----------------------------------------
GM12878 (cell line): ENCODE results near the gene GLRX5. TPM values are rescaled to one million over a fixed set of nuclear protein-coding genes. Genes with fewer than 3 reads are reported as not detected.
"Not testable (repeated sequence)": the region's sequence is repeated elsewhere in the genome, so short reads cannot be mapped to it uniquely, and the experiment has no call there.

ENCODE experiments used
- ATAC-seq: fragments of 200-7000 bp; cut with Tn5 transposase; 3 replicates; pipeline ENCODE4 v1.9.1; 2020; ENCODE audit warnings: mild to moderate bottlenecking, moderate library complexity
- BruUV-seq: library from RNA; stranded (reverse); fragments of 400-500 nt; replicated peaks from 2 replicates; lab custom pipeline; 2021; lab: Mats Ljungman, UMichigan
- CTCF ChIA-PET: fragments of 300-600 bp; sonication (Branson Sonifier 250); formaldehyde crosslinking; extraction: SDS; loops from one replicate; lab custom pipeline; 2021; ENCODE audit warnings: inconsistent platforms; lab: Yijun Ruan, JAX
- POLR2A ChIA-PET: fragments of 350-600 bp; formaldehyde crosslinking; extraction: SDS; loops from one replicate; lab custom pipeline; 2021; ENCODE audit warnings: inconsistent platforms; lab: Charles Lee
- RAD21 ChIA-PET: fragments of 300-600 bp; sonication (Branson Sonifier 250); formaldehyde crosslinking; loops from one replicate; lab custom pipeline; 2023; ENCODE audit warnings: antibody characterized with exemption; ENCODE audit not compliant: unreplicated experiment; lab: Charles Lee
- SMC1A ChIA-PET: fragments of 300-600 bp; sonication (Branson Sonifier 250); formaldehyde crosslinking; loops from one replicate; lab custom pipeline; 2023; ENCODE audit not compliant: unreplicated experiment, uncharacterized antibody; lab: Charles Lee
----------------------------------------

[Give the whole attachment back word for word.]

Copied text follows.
GM12878 (cell line): ENCODE results near the gene GLRX5. TPM values are rescaled to one million over a fixed set of nuclear protein-coding genes. Genes with fewer than 3 reads are reported as not detected.
"Not testable (repeated sequence)": the region's sequence is repeated elsewhere in the genome, so short reads cannot be mapped to it uniquely, and the experiment has no call there.

ENCODE experiments used
- ATAC-seq: fragments of 200-7000 bp; cut with Tn5 transposase; 3 replicates; pipeline ENCODE4 v1.9.1; 2020; ENCODE audit warnings: mild to moderate bottlenecking, moderate library complexity
- BruUV-seq: library from RNA; stranded (reverse); fragments of 400-500 nt; replicated peaks from 2 replicates; lab custom pipeline; 2021; lab: Mats Ljungman, UMichigan
- CTCF ChIA-PET: fragments of 300-600 bp; sonication (Branson Sonifier 250); formaldehyde crosslinking; extraction: SDS; loops from one replicate; lab custom pipeline; 2021; ENCODE audit warnings: inconsistent platforms; lab: Yijun Ruan, JAX
- POLR2A ChIA-PET: fragments of 350-600 bp; formaldehyde crosslinking; extraction: SDS; loops from one replicate; lab custom pipeline; 2021; ENCODE audit warnings: inconsistent platforms; lab: Charles Lee
- RAD21 ChIA-PET: fragments of 300-600 bp; sonication (Branson Sonifier 250); formaldehyde crosslinking; loops from one replicate; lab custom pipeline; 2023; ENCODE audit warnings: antibody characterized with exemption; ENCODE audit not compliant: unreplicated experiment; lab: Charles Lee
- SMC1A ChIA-PET: fragments of 300-600 bp; sonication (Branson Sonifier 250); formaldehyde crosslinking; loops from one replicate; lab custom pipeline; 2023; ENCODE audit not compliant: unreplicated experiment, uncharacterized antibody; lab: Charles Lee